Monday 23rd June 2008 will mark a significant day of awareness for the plight facing widows around the world, as The Loomba Trust, for which Cherie Blair is President and patrons include HRH Prince of Wales, Sir Richard Branson, Sir Mark Tully, Alastair Stewart, Yoko Ono and Joanna Lumley, stages the International Widows Day Concert in London’s Trafalgar Square. The capital’s most popular location for open air concerts and public gatherings will play host to over 300 A-list, international celebrities, VIPs and dignitaries, who will be joined in unison with members of the public, to raise the unheard voice of isolated widow communities across the globe.
The free to attend concert will bring together on stage a world class and eclectic line-up of top bands and celebrated artists from across the globe in what promises to be one of the UK’s most dynamic summer concerts, highlighting a cause that is beginning to draw global attention.
Raj Loomba, Founder and Chairman of The Loomba Trust, a UK-based charity established in 1997, has a personal mission to highlight the struggles and stigma facing widows and their children from all over the world and to provide a focus for effective action. Loomba’s direct association and impetus to establish the Trust was inspired by his mother, Shrimati Pushpa Wati Loomba, who was widowed at the age of 37 in 1954 and single-handedly raised seven young children.
Widows in many developing countries face extreme hardship and often bring up their children in poverty. The Trust relentlessly aims to help remove the stigma associated with losing a husband, providing support with essential needs such as healthcare and education. Through its work, The Loomba Trust is actualising one of the most important and effective ways of fighting global poverty and injustice – a key factor in achieving the United Nations Millennium Goals. It is the mission of The Loomba Trust to harness the support of the United Nations, to eradicate the social injustices and hardships facing the developing world’s widow communities.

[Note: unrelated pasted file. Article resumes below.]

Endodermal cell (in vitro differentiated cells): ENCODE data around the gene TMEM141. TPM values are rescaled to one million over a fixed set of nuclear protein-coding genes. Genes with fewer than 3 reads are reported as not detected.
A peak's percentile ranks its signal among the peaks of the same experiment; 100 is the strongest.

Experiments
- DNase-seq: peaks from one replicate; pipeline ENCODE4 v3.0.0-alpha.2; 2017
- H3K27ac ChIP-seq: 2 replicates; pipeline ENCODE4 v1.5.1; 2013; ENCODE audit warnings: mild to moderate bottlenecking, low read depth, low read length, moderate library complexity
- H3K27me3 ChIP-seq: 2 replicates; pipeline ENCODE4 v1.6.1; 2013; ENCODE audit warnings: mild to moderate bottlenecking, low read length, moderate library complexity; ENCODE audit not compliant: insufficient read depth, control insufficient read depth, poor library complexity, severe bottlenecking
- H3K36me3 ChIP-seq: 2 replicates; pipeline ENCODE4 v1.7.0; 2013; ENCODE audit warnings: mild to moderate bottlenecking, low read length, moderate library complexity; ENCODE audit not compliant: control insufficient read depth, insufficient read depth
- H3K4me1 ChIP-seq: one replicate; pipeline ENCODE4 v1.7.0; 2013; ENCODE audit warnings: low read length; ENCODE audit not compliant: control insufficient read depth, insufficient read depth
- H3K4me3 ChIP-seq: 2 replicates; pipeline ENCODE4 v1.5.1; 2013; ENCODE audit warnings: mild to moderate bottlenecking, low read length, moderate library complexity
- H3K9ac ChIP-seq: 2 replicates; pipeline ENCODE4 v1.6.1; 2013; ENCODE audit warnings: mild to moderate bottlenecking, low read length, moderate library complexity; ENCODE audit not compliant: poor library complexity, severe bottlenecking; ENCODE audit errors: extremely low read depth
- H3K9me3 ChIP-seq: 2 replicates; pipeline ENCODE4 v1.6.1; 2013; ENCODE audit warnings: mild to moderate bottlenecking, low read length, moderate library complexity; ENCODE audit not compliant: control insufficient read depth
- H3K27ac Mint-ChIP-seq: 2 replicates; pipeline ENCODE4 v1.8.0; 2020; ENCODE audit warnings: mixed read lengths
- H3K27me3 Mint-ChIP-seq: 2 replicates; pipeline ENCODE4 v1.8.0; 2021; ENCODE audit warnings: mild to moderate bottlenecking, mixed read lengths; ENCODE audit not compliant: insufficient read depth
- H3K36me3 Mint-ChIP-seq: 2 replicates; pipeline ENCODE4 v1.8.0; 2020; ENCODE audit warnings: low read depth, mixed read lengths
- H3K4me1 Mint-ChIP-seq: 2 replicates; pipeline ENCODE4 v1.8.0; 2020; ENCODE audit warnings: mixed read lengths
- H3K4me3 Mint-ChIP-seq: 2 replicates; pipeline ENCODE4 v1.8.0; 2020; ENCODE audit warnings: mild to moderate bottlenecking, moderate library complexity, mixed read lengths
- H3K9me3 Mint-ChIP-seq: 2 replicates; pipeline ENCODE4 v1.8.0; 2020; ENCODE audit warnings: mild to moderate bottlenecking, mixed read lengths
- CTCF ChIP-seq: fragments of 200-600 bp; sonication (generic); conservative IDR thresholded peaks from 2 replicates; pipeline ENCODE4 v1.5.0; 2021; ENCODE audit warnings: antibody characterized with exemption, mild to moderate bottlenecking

The Loomba Trust gives practical help to widows and their children, in particular through education, and draws worldwide attention to the plight of this disadvantaged yet often neglected group. There are over 100 million widows worldwide who suffer dreadful prejudice and discrimination – who can be denied their right to inheritance, can be abused, isolated and pushed to the very fringes of society. And, of course, it is their children who are also punished, often forced to opt out of school because of lack of money.
The Loomba Trust is currently educating over 3,600 children of poor widows in India and supporting their mothers to live a life of dignity. As part of its global work, it is supporting a community building project for 1,500 HIV orphans in South Africa, in partnership with Virgin Unite, Sir Richard Branson’s charity. The Trust has become a global Partner with HRH Prince of Wales’ charity, Youth Business International, and has launched the Loomba Entrepreneur Programmes to empower young widows by setting up businesses for them in Uganda, Kenya, Bangladesh, Sri Lanka and Nepal.
Join celebrities and supporters alike at the International Widows Day musical extravaganza, taking place on 23rd June 2008 in Trafalgar Square, London.